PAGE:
At the beginning of June 1989, I was sitting in the bar of the Hotel Europejski in Warsaw and reassuring Tadeusz Mazowiecki that his decision to stay on as editor of Solidarity's main publication r
For the third time in Pakistan's traumatic history, the army has seized power--this time, apparently, against the advice of the United States. The country is under martial law.
Seventy-eight-year-old Andrew Marshall runs the Office of Net Assessment from a small office on the third floor of the Pentagon.
Repressed memory is the ammunition of history, returning when one least
expects it to puncture the complacency of the present.
Every Wednesday since January 1992, an indefatigable group of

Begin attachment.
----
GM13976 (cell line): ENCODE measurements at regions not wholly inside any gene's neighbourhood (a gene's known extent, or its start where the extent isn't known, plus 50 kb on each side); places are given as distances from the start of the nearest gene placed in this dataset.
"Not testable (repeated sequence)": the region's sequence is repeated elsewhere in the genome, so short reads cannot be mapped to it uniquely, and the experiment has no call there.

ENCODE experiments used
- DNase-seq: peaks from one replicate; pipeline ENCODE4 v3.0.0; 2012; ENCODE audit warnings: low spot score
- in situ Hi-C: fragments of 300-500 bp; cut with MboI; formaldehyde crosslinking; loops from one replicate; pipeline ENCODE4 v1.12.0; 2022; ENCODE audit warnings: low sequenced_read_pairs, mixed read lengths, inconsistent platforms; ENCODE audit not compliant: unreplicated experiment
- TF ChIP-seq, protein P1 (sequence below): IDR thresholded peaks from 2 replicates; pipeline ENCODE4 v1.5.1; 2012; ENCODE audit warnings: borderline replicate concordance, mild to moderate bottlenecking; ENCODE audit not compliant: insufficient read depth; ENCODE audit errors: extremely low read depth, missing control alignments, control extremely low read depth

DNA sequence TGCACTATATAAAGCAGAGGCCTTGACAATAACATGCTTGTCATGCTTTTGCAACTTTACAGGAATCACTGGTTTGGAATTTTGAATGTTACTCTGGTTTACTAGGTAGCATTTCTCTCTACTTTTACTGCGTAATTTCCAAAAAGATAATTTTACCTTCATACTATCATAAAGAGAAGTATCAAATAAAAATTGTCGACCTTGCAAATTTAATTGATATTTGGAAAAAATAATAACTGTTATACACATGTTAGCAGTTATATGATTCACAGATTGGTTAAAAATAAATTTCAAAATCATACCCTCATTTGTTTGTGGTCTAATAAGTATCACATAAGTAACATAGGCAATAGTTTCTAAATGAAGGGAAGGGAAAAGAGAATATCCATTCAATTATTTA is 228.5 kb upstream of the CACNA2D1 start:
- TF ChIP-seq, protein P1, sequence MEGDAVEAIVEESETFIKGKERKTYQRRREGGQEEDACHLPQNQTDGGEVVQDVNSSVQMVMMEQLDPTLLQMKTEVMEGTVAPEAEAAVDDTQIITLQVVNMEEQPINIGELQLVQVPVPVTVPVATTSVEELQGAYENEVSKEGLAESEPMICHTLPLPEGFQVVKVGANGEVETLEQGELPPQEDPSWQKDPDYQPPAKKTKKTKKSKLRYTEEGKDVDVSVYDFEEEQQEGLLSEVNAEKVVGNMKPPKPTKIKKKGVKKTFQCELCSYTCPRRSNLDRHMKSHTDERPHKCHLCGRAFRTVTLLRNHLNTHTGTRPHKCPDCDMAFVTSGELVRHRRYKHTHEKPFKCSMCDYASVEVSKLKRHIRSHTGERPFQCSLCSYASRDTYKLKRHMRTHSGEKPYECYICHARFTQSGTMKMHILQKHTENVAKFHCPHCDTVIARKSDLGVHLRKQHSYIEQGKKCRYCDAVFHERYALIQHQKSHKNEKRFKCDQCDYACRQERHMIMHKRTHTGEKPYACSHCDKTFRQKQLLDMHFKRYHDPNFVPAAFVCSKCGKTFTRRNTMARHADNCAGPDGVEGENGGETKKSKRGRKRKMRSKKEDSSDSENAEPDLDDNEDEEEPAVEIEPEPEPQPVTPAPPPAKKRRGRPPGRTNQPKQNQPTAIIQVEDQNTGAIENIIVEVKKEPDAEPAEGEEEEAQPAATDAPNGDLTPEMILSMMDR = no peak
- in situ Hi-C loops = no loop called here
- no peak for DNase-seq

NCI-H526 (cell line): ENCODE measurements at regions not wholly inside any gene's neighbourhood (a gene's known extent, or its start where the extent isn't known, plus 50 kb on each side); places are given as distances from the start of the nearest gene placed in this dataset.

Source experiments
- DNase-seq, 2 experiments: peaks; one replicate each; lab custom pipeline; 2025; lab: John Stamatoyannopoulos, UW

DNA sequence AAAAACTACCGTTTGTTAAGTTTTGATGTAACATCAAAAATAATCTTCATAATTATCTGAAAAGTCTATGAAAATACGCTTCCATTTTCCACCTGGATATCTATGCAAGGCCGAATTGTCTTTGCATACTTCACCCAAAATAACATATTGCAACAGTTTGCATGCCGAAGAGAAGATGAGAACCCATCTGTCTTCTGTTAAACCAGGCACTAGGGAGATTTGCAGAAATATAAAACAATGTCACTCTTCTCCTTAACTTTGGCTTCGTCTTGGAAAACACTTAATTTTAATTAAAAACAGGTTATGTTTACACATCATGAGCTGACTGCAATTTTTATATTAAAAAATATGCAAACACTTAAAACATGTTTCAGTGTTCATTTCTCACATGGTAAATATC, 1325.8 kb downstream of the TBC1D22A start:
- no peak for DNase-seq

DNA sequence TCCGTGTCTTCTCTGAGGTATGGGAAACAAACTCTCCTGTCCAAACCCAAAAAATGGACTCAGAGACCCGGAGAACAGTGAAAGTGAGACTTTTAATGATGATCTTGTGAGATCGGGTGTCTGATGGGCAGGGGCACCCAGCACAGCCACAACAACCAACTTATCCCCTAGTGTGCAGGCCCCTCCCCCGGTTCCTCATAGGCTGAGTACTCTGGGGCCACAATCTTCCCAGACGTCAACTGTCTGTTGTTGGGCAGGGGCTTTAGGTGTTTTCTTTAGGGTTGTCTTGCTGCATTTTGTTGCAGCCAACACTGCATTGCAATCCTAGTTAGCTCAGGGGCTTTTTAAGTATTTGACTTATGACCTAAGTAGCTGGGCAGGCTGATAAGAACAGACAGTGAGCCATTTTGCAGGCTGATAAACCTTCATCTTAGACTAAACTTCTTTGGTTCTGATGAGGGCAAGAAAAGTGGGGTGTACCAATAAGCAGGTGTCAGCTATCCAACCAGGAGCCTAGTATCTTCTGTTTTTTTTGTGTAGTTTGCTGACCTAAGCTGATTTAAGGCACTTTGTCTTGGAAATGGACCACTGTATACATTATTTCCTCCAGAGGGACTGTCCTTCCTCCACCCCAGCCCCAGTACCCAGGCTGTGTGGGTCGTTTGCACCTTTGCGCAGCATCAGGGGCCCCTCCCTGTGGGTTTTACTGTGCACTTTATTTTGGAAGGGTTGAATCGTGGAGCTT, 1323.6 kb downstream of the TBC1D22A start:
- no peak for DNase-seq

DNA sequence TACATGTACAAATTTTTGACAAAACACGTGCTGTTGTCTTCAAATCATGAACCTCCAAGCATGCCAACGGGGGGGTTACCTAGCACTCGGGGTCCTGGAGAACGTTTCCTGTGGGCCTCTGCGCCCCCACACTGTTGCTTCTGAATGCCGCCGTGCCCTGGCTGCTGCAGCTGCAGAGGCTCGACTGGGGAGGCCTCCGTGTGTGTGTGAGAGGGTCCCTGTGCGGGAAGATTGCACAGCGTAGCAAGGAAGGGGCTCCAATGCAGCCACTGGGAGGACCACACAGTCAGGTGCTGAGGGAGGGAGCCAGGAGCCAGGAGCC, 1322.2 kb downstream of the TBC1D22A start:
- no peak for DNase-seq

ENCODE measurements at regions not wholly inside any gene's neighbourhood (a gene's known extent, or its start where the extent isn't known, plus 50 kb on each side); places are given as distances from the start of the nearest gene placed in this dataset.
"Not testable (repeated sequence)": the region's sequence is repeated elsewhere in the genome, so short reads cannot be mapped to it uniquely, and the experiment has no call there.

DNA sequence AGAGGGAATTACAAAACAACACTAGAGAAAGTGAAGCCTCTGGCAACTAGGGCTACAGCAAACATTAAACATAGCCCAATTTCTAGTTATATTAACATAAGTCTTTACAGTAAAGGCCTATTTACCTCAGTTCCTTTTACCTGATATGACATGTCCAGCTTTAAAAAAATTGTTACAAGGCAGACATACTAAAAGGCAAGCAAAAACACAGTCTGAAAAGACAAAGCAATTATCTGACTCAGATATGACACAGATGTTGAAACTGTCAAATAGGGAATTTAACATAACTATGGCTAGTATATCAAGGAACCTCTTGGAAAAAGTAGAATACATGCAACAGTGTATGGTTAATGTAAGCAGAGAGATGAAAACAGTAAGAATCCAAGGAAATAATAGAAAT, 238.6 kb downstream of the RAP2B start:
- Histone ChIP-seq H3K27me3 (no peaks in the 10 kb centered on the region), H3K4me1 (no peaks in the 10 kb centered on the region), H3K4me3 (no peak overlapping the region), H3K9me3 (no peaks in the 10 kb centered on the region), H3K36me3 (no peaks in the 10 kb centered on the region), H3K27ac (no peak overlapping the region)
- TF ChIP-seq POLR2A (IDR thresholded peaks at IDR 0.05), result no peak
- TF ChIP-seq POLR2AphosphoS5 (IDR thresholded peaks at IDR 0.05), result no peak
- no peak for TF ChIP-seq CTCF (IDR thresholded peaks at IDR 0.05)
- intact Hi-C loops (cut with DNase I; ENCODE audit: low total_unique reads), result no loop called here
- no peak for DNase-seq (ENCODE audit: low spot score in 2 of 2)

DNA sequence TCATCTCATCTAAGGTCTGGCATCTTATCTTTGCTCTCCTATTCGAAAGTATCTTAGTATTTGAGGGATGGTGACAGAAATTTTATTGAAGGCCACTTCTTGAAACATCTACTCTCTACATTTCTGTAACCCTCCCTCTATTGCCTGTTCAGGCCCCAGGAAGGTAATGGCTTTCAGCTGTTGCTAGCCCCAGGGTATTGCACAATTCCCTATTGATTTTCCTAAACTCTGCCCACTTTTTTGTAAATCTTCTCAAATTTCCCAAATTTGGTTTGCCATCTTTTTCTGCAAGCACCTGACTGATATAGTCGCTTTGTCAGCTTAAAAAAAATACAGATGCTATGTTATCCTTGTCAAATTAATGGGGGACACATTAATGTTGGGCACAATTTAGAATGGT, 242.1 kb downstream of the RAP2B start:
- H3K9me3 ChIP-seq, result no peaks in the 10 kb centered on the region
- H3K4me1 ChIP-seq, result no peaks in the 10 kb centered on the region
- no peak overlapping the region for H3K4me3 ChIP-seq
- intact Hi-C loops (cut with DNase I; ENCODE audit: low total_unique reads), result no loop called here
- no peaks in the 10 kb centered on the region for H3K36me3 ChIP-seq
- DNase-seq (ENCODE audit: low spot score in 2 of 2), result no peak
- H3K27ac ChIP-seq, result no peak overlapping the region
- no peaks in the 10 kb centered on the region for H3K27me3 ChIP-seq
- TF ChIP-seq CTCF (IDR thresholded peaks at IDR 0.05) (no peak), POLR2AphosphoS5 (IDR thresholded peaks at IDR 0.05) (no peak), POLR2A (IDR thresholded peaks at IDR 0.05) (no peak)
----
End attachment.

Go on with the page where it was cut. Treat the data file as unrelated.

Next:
halmonis (Korean for "grandmothers") in their 70s and 80s have
led a rally in front of the Japanese Embassy in Seoul.
On September 19, as the UN peacekeeping force was deploying in the ashes of Dili, our correspondent Allan Nairn was deported from West Timor to Singapore.
Just before Christmas in 1997, as a tumultuous stock-market crisis ravaged emerging markets in every corner of the globe, readers of the Wall Street Journal were treated to some good news:
The Russian Foreign Minister says it's an American plot to keep Russia weak. The head of the KGB-successor agency offers that same conviction in a formal briefing to President Boris Yeltsin.
Finally, the rampant corruption at the core of Russia's post-Communist transformation is front-page news.